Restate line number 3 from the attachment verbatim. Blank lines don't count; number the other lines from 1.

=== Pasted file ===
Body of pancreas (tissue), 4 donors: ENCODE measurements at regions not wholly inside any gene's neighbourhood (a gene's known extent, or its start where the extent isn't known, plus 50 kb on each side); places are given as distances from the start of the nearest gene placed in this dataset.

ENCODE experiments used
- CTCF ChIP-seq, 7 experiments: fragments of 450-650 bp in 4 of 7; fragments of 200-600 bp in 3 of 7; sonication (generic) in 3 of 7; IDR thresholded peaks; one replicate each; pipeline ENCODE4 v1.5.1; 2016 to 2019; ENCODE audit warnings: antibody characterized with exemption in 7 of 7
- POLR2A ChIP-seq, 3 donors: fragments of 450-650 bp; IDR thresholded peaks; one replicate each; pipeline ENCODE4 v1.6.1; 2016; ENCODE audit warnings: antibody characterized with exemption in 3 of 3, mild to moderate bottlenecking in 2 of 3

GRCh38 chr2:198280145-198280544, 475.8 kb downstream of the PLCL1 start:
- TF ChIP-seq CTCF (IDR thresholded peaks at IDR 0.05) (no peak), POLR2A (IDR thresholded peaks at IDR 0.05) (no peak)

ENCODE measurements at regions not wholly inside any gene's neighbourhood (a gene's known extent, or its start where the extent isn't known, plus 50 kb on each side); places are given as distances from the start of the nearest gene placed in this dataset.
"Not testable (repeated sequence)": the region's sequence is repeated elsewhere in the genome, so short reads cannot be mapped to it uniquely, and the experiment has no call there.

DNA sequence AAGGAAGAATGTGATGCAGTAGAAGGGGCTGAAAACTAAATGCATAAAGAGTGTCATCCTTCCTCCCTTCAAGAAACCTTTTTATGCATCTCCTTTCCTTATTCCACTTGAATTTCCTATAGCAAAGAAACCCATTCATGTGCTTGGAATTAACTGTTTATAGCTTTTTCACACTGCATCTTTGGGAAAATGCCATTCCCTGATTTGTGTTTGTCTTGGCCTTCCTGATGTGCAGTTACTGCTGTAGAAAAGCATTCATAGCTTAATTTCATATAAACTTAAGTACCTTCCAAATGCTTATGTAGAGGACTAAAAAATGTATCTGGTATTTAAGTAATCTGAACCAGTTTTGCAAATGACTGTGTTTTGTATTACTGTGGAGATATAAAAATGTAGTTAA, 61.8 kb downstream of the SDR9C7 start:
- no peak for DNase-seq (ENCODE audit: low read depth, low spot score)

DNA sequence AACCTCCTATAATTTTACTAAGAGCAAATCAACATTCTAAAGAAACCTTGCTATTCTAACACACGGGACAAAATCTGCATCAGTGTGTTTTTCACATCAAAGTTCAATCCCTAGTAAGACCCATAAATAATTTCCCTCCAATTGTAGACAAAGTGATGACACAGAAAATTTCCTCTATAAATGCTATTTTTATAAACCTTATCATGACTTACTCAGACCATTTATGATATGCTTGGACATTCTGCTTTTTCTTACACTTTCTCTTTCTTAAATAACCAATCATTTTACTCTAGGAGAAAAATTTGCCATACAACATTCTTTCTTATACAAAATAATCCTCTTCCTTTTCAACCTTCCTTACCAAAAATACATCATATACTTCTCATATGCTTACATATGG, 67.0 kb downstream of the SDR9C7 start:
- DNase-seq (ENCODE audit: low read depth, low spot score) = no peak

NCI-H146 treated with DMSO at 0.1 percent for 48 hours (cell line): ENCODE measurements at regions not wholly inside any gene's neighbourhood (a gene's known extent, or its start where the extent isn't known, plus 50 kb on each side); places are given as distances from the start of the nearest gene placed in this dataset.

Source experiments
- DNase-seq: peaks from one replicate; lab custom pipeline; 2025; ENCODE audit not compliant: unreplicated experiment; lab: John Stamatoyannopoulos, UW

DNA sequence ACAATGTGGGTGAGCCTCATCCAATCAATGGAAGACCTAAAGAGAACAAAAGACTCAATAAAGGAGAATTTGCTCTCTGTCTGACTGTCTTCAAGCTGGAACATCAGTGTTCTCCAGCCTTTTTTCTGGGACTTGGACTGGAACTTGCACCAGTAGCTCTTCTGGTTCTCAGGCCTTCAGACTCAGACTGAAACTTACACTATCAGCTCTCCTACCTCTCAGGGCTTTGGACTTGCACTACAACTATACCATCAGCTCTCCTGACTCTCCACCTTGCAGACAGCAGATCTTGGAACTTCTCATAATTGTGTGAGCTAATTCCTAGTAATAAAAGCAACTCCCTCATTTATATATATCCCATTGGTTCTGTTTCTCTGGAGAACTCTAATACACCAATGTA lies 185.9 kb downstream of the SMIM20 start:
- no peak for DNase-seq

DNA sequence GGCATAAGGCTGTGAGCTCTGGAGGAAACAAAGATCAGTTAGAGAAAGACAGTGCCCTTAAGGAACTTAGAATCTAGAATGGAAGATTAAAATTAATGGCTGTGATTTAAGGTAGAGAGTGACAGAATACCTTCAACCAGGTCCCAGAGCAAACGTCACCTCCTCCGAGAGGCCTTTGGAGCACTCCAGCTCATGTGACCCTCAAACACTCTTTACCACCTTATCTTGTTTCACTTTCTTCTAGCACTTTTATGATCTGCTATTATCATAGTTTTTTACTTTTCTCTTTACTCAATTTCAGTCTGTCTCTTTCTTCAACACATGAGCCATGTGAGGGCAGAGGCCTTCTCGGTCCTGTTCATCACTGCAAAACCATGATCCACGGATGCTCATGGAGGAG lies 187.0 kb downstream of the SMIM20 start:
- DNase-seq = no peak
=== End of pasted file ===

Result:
- CTCF ChIP-seq, 7 experiments: fragments of 450-650 bp in 4 of 7; fragments of 200-600 bp in 3 of 7; sonication (generic) in 3 of 7; IDR thresholded peaks; one replicate each; pipeline ENCODE4 v1.5.1; 2016 to 2019; ENCODE audit warnings: antibody characterized with exemption in 7 of 7